New Dole Fellow focused on helping military caregivers

New Dole Fellow focused on helping military caregivers

Consuelo Bulawan-Jessop serves as a caregiver for her husband, Chris, who sustained Post Traumatic Stress Disorder, Traumatic Brain Injury and tinnitus as a result of his military service. Consuelo has been named a 2019 Elizabeth Dole Foundation Fellow for her role as a caregiver. (Breeze photo by Nicole Dotzenrod)

NORTH PROVIDENCE – Consuelo Bulawan-Jessop has a simple but important message to share with military caregivers such as herself: you are not alone.

“I was blind to all of the resources available,” she said, “…which happens with a lot of caregivers. They tend to isolate.”

Bulawan-Jessop hopes to better connect with other military caregivers, serving as their advocate and ambassador in her new role as a 2019 Elizabeth Dole Foundation Fellow, one of 26 military and veteran caregivers selected from across the country to represent the foundation for the next three years.

In her role as a Dole Caregiver Fellow, she will train with the foundation in order to advise it, as well its coalition partners and government and community leaders, on the most pressing issues concerning military caregivers, influencing positive change. The mission of the Elizabeth Dole Foundation is to empower, support and honor the nearly 5.5 million Americans who care for the country’s wounded, ill or injured service members and veterans at home.

Bulawan-Jessop serves as caregiver for her husband Chris, whose symptoms of post traumatic stress disorder, traumatic brain injury and tinnitus began to surface shortly after their marriage in 2011.

The pair had been childhood friends in North Providence, falling in love as teens and remaining together through his first military enlistment in the late 1980s. The couple eventually went their separate ways, experiencing life before they reconnected 18 years later.

“It was like nothing had changed after all those years,” Chris said.

A decade before the couple rekindled their romance, the former infantryman found himself returning to the U.S. Army recruiter’s office for his second round of service. It was Sept. 12, 2001, the day after the September 11 terrorist attacks.

“I wanted to see what I could do,” he said.

His commercial driver’s license earned him a ticket to Iraq, where he served on the transportation unit. He served a total of three tours in Iraq, returning in 2003, 2004 and 2009 before he was discharged in 2010. He and Bulawan-Jessop were married the following year.

Asked about his transition home and re-acclimating to civilian life, he said, “it was difficult … it’s still difficult now.”

As Chris continued to suffer from night terrors, unexplained vomiting, debilitating headaches and depression, Consuelo made the difficult decision in 2016 to retire from her career as a hairstylist to care for her husband full time, managing his medications and medical appointments in addition to household chores, cooking, driving and much more.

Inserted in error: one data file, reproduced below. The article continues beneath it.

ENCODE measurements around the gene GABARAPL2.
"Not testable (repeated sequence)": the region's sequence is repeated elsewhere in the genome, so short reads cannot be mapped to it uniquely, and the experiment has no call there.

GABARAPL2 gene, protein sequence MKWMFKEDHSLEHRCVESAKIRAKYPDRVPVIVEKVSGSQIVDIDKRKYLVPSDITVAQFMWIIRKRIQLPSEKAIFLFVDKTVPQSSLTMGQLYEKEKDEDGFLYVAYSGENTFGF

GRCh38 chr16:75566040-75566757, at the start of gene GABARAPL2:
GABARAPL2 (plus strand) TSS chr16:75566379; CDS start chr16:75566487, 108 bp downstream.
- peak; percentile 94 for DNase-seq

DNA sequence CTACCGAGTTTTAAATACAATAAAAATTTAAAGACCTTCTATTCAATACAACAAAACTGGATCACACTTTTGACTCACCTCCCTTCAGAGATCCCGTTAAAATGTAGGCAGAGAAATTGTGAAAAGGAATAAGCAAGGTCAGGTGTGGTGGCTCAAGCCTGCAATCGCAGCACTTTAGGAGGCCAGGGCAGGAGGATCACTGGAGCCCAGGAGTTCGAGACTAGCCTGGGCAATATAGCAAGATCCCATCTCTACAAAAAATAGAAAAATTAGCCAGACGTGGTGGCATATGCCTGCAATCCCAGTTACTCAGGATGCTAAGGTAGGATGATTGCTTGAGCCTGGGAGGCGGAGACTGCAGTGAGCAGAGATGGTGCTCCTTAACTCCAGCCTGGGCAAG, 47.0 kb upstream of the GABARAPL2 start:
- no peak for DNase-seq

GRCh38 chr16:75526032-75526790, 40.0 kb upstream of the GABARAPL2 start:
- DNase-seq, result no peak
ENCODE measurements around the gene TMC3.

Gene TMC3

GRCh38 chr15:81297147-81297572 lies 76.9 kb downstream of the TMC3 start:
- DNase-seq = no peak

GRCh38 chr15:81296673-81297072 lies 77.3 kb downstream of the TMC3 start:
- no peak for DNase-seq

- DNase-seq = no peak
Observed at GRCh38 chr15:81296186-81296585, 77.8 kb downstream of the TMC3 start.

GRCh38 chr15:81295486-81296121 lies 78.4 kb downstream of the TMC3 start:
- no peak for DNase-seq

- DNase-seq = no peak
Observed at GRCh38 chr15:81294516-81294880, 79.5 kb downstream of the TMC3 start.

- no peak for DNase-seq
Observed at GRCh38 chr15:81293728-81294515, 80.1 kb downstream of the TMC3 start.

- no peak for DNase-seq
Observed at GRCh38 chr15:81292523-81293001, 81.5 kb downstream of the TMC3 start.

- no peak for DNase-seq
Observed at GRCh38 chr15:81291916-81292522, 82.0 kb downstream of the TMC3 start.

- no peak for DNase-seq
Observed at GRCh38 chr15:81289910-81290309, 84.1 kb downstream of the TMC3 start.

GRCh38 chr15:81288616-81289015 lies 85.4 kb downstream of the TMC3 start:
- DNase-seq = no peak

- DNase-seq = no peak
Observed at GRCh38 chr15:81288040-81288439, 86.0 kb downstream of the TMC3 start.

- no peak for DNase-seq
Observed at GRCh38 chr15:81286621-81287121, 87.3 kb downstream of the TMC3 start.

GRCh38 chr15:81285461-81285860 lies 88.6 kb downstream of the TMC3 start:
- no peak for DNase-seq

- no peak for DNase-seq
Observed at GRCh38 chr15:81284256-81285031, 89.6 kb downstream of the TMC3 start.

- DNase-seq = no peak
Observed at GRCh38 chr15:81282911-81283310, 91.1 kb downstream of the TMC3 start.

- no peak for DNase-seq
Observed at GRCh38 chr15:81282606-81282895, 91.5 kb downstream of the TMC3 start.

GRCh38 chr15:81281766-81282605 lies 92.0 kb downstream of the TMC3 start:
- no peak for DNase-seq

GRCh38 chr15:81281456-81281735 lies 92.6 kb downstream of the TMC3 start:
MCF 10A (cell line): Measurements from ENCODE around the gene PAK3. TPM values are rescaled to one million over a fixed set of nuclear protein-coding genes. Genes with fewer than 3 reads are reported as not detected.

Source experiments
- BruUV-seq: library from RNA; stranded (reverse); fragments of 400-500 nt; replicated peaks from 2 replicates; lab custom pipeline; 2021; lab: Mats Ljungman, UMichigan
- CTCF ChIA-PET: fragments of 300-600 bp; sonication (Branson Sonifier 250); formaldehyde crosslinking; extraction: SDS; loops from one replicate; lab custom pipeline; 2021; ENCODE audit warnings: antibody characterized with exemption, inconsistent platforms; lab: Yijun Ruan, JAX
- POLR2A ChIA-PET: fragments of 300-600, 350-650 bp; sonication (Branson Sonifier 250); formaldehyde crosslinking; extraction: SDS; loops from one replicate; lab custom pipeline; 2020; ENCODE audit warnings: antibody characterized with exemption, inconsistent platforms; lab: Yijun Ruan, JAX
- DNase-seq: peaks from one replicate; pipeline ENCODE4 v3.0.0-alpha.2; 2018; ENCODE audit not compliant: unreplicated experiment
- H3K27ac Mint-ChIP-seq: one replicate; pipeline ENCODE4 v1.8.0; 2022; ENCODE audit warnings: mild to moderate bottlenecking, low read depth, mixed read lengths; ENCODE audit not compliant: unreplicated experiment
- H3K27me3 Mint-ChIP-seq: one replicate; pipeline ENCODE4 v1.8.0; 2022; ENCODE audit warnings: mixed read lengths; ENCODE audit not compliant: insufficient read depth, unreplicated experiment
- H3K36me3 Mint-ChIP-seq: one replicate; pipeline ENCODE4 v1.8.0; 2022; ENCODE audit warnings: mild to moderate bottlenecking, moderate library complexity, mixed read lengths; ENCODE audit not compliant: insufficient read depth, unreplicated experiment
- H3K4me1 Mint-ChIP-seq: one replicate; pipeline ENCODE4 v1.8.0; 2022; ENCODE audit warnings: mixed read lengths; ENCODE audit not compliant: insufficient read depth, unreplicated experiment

While the Veterans Administration (VA) is his health care provider, Bulawan-Jessop is typically the first person that might see his symptoms arise. She said it’s difficult to describe what it’s like to be a spouse and a caregiver at once, calling it a, “different path of caring where stepping away doesn’t come that easily.”

“A lot of veterans come home and are being cared for by their parents or their adult children if not by a spouse,” she said. “For a lot of people, unfortunately, it is a 24-hour job.”

“I hate to use the word job,” she added, “… but some days it can seem like work. But it’s all done out of love.”

For example, she said she was up with Chris since 4:30 a.m. that day. On the nights he can’t sleep, “every time he’s up I’m up with him,” she said.

It wasn’t until she attended a retreat in 2016 for military caregivers that she began to see herself as one.

“I never thought of myself as a caregiver until that retreat … I was just a wife. It was an amazing week whether I realized there are other spouses out there going through similar things,” she said. “We had the same story to share about caring for a loved one.”

Embracing the title of caregiver has helped her recognize that she is not alone, and underscores the importance of caregivers practicing self-care and taking time to focus on their own mental, physical and spiritual health and wellness.

To that end, she said she is eager to work with state and local officials and the VA to expand respite and wellness programs for people like her who often experience “caregiver burnout.”

She hopes her Dole Fellowship will provide an opportunity to connect with other caregivers and create a network of healing.

“Find your peers,” she encouraged. “The world opened up to me and blossomed when I realized I was a caregiver … when other military caregivers shared their stories with me and allowed me to share mine.”

Comments

I wonder if his wireless cell tel ear bud there, has any effect on his tinnitus??? They are known to affect such.